I’ve had a couple days to rewind my September and October in Maine.  My two month stay at Super Chilly Farm — a homestead and genetic bank for apple diversity — served as an indoctrination into the technique, science and delectability of food preservation.  (I’m hooked.) I saved tomato seed and studied biennials.   I pressed grapes and drank cider; I canned tomatoes and made apple pectin.  I also read great big books about apple identification; I’m now somewhat versed in biological lingo like “mucronate” and “emarginate.”  I even helped resurrect an outhouse wall; I used my first power tools!  (Vrroom! Vrroom!)  Puttering around my cozy, Tucson home, I tend to perseverate on my unfettered access to electricity, running water and plumbing.  These conveniences seem somewhat extraordinary to me, and I’m a little embarrassed about my feeble comprehension of their mechanics.

I left Super Chilly Farm with a 50-pound (on the nose!) suitcase, bursting at the zippers with canned salsa, jam, apple molasses and a small bag of heirloom apples–Blue Pearmain, Sweet Sixteen, Black Gillyflower, Grimes Golden and Wagner among them.  Upon arriving at my southwestern doorstep, with no water to pump or chicken eggs to scrub, I felt a little bit stalled, unsure of how to spend my time.  I jump-started this slightly static homecoming by donning my cowboy hat, grabbing a pair of scissors and heading out to the garden.  I clipped basil (for drying) and dehydrated tomatoes, lemon rind, banana, grapes and fruit puree (for fruit leather).  That evening I made this salad; I shredded cabbage and chopped up the Sweet Sixteen and Black Gillyflower into thin matchsticks, giving my family a little taste of Super Chilly, here at home.

When Priya of “muffins on sunday” invited me to post one of my favorite fall recipes on her blog, this one surfaced to the tippy top of my arsenal of tested apple dishes.  If you’re in the mood for a seasonal, sweet and savory salad, please head over to her site for the recipe.  Be sure to scroll down and read her witty and laugh-inducing posts about killer pasta salads, soups, cookies and lip-smacking jams.  Priya recently posted a muffin recipe on my blog and in the last week and a half, I’ve made five batches.  She’s good, you guys… real good.

One final note: If you try out this slaw recipe, I’d love to hear how you liked it and if you have any recommended tweaks.  I’ll share your suggestions with my Super Chilly gang back in Maine; I know they’d love to hear from you.

Diet Notes: SCD-safe, gluten-free

Fiesta Salad: Roasted Tomatoes, Corn and Mango

May 24, 2011 § 1 Comment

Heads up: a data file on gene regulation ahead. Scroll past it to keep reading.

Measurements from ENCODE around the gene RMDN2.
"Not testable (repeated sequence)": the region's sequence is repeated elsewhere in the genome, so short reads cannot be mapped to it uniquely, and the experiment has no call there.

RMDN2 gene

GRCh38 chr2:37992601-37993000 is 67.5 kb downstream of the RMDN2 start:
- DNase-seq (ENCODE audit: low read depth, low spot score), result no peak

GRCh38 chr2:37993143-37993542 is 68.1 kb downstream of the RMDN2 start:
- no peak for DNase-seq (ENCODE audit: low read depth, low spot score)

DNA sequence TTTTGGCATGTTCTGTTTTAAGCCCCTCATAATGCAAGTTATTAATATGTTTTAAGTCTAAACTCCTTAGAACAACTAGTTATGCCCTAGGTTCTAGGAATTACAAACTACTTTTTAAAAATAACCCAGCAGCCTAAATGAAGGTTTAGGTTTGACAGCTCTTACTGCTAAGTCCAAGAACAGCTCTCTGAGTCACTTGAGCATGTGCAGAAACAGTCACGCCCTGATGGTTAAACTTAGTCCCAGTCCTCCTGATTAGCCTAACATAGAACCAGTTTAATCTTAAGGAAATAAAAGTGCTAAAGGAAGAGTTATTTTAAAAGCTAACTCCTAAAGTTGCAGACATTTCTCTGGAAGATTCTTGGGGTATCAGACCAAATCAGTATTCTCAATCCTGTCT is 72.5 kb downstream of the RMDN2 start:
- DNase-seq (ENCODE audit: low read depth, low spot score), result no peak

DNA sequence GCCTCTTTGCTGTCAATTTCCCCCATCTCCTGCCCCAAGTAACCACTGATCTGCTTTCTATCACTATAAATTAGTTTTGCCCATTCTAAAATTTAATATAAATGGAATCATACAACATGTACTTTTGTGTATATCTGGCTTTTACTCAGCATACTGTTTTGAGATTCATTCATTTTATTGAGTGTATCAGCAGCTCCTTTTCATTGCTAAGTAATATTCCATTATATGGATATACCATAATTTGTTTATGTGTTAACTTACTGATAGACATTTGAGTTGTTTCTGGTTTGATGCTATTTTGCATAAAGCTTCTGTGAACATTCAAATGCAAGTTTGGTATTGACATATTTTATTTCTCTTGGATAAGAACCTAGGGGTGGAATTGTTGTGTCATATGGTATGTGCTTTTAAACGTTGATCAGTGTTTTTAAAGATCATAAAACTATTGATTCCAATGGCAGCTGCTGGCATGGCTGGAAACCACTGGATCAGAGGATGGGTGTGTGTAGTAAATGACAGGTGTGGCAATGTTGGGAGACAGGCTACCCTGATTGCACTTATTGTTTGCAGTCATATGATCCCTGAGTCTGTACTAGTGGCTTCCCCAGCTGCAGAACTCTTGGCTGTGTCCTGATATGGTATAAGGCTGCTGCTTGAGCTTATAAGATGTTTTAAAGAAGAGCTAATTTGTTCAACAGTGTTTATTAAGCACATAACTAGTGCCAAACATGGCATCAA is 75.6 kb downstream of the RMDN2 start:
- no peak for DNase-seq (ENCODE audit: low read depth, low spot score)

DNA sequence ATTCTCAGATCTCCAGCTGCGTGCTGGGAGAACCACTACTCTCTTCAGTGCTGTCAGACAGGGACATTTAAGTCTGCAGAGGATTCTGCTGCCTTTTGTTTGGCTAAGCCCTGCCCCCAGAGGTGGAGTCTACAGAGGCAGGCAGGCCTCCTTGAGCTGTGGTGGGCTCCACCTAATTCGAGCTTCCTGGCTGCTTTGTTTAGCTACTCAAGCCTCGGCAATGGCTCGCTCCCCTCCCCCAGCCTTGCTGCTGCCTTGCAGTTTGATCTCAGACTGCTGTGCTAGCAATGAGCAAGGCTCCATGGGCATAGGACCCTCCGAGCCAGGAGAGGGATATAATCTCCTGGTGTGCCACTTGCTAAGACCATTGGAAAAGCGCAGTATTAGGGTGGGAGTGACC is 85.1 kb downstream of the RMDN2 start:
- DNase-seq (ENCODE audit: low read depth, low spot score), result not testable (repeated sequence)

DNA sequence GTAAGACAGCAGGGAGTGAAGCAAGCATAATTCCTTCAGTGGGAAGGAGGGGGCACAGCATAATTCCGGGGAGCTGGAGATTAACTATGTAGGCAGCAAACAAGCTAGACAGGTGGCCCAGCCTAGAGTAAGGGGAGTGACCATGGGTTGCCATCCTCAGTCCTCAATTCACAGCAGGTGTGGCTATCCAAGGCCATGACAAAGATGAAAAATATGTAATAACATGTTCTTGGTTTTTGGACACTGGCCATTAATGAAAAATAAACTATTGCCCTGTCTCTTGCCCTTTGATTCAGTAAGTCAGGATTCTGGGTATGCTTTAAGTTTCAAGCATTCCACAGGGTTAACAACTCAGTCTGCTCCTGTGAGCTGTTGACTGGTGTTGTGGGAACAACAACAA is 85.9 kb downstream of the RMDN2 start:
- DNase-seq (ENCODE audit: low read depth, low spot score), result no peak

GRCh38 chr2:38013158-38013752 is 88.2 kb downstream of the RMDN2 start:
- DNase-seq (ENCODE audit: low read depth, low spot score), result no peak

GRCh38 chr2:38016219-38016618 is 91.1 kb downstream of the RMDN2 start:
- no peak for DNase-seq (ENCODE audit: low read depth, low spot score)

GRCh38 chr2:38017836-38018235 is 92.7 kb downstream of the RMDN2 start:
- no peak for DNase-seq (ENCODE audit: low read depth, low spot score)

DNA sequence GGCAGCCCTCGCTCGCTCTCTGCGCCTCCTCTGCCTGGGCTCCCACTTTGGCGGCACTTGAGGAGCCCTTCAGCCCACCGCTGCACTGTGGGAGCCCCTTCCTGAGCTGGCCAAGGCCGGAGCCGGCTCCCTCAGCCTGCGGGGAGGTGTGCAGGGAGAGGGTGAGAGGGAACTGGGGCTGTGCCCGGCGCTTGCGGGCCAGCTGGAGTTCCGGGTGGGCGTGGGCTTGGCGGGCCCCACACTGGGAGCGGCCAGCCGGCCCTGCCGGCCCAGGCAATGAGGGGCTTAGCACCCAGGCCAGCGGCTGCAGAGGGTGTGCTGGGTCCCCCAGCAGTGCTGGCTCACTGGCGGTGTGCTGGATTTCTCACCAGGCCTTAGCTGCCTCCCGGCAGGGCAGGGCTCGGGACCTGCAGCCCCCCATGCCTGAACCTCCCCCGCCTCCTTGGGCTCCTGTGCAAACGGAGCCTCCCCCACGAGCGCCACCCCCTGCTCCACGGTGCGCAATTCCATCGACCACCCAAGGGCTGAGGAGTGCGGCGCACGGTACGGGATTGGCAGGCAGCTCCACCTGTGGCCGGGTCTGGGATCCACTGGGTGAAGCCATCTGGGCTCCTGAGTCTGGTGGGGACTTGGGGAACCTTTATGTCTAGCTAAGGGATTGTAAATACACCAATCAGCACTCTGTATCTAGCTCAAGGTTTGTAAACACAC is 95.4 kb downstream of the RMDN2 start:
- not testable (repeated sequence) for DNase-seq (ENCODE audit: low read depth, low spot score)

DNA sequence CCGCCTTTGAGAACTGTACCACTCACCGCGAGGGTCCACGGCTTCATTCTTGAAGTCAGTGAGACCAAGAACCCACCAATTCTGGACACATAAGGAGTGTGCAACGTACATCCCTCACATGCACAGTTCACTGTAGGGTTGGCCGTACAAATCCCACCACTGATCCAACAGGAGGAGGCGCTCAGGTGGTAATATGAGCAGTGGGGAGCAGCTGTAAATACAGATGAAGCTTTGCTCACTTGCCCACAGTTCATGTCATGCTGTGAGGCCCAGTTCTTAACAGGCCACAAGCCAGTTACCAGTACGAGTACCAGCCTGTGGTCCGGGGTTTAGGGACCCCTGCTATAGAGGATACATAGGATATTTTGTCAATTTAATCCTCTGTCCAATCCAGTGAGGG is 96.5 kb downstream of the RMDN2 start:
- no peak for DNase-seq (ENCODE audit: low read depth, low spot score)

The saying goes, “Knee high by the fourth of July,” but blog-o chums, just two hours South of my Saguaro-ville home, corn has grown past the thighs.  Harvest season, in the hotsy-totsy southern parts, has begun.  It occurs to me that unless you live in Arizona, south of the border or in Florida, none of the three star ingredients in this salad (see title) will be seasonal.  But for the smattering (read: four of you?) that live in these parts, I wanted to share a salad I’m smitten with.  I’ve made it two times in three days and I intended to make it again tomorrow, but my third mango was ripe for peeling tonight.

Ingredients:
8 cups leafy greens
2 early onions, chopped (including scallion-like green part)
1 large mango, cut in slivers
2 ears corn, cut from the cob

2 cups cherry tomatoes, preferably heirloom
2 tablespoons balsamic vinegar
5 cloves garlic, roughly chopped
1 tablespoon olive oil
sea salt, to taste
pepper, to taste

Ingredients for the Dressing — approximations
Juice from one large orange (~ 1/3 cup)
few glugs of white balsamic vinegar (~ 2 tablespoons)
small spoonful dijon mustard (~1/2 teaspoon to 1 teaspoon)
pinch sea salt (at least 1/4 teaspoon)
10 cracks pepper
2 teaspoons maple syrup (real-deal)
1.5-2 tablespoons olive oil

Method:

1.  Preheat oven to 400 degrees.  Chop tomatoes in half.  Drizzle with olive oil, balsamic vinegar, chopped garlic and sea salt and pepper.  Bake for 15 minutes, remove from oven and stir.  Bake for a remaining 15 minutes until carmalized and slightly browned/blackened around a few edges.

2.  Meanwhile, bring a small pot of salted water to a boil on the stove.  Cut corn kernals from cob.  Boil in salted water for 2 minutes, ridding the kernals of a raw-corn taste.  Blanch in cold water (or rinse thoroughly under cold tap water) and set aside.

3.  Prepare the rest of the salad ingredients.  In a separate bowl, whisk together all ingredients in the salad dressing, save the olive oil.  When thoroughly combined, begin adding in a slow stream of olive oil.  Taste and adjust salt and pepper.

4.  When tomatoes are finished, remove from oven and cool for ten minutes.  Assemble salad.  Toss with dressing just before serving.

Diet Notes: Gluten-free, vegan, nut-free